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Many service desk staff believe their jobs will not be offset by artificial intelligence (AI) advancements, according to a survey of 323 IT service managers by IT service management community ITSM.tools for ManageEngine.
Almost 16% of respondents felt their jobs would be severely affected by AI by 2020, while 44% said they though it would have some impact on their jobs. Surprisingly, almost one-third said they though AI would have no impact.
According to some IT service management experts, despite the growth of AI technology such as chatbots, which can be used to manage helpdesk tasks, a fair proportion of IT service desk staff appear to be in denial over the prospect that their jobs may be affected in some way.
Stephen Mann, principal analyst and content director at ITSM.tool, told Computer Weekly: “I don’t think it will be too long before chatbots are used internally.”
AI such as IBM’s Watson can power a chatbot for only $27 a month, which makes an AI far cheaper than having humans man the IT helpdesk, said Mann.
He described chatbots as an evolution of self-service – providing self-service on steroids. “The technology will take away many of the simple tasks,” he added.
But in Mann’s experience, many IT departments have failed to see a return on investment in self-service IT, which means the uptake of chatbots could be similarly hampered.
“A lot of IT pros see AI as something good, to better service end-users, but there are three elephants in the room for AI,” he said. “The first is that AI will steal jobs; the second is whether a consumer wants to be helped by a human; and the third is that the tech will never be more human than humans.”
According to Mann, there is potential for chatbots to take over some of the more straightforward tasks on the IT service desk, freeing staff to work on more complex problem-solving, rather than simply following predefined scripts.
Changing the role of ITSM
Mann believes the IT service desk needs to rethink its purpose. Only 24% of respondents to the survey thought existing ITSM best practices had kept up with changing IT and business landscapes, while 77% thought there was more to be done to meet the expectations of millennial employees.
“It took the average IT department way too long to look at bring your own device (BYOD),” he said. “However, it’s been too easy to be blinded by the fact that employees use better devices and cloud services than in business.”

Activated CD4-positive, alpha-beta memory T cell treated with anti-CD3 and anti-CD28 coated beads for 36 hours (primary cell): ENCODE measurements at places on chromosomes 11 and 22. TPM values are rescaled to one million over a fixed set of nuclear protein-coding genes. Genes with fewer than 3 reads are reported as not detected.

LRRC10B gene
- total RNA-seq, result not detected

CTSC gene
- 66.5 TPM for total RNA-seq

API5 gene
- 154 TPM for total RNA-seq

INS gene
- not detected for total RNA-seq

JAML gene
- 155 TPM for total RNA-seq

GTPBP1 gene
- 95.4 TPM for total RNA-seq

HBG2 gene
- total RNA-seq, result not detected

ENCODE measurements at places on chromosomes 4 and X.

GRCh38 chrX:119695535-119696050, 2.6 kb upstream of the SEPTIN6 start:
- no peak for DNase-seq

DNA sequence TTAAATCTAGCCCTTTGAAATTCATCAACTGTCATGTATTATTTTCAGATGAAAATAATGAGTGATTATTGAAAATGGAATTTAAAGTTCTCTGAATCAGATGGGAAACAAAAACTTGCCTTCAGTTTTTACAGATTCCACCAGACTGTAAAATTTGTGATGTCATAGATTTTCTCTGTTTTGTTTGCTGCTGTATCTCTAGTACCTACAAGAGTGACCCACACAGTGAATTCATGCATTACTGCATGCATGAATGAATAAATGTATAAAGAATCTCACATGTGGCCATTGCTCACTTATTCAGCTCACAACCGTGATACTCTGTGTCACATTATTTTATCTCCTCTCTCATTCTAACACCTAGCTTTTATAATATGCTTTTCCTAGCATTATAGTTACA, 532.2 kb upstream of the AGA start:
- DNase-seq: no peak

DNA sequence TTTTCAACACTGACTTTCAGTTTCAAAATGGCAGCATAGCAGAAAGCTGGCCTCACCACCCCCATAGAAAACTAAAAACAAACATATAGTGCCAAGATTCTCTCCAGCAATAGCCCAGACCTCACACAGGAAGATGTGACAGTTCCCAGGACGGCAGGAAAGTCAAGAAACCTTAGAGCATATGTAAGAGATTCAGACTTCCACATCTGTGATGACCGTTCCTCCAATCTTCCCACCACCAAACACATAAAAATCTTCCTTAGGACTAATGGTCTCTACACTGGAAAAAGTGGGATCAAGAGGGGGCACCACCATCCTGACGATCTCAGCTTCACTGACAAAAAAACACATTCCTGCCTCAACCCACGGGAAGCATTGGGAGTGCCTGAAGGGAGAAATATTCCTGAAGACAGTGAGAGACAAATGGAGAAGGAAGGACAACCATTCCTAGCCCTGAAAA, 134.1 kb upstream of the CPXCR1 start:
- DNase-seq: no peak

For Mann, the key to success for an IT service desk is to get the customer experience right, which is something people have come to expect when they are not at work. “Customer experience is the differentiator and IT departments need to understand that IT services management, delivery and support need to be far closer to the consumer world than they have previously been,” he said. “Ultimately, as an industry, we still need to invest more in getting modern IT support right.”
Staff performance is often measured based on metrics related to how many help desk queries are resolved per hour. Mann argued that such metrics may not necessarily give an accurate indication of the effectiveness of the help desk to keep employees working effectively by ensuring their IT issues are resolved quickly and efficiently.
Read more about the changing role of IT
- Car firms are becoming more tech savvy, but connected cars open up a whole new set of challenges.
- Chatbots have the potential to reduce the load on contact centres. A recent Capita workshop explored the impact of this and other emerging technology.
“The IT service desk does not necessary see the business process,” he said. “People need to understand how the business works. Consumerisation is the conduit for IT to focus better on the people who consume corporate IT services.”
This is reflected in the survey. Of the 323 IT service desk professionals who took part in the study, a quarter felt their efforts and value were sufficiently recognised by management. Two in four said they felt they did get recognised but not enough, while one in four said they did not get recognised for their work. Overall, 75% of respondents said they felt undervalued.
About 66% of those surveyed thought ITIL and other ITSM best practices had failed to keep up with the changing ITSM landscape.
For example, as businesses adopt a digitisation strategy, the role of internal IT can often change from supporting internal staff to supporting external customers. For instance, connected cars turn car makers into IT operations companies. This can lead to IT service management taking on a customer-facing role, as Computer Weekly has reported previously.
If an organisation has chosen to open up internal application programming interfaces (APIs), the IT service desk could find that IT support tickets are being submitted not just by humans, but also by machines using the external API. According to ManageEngine, the survey findings reinforce the need for ITIL to reinvent itself to keep pace with changing trends in IT.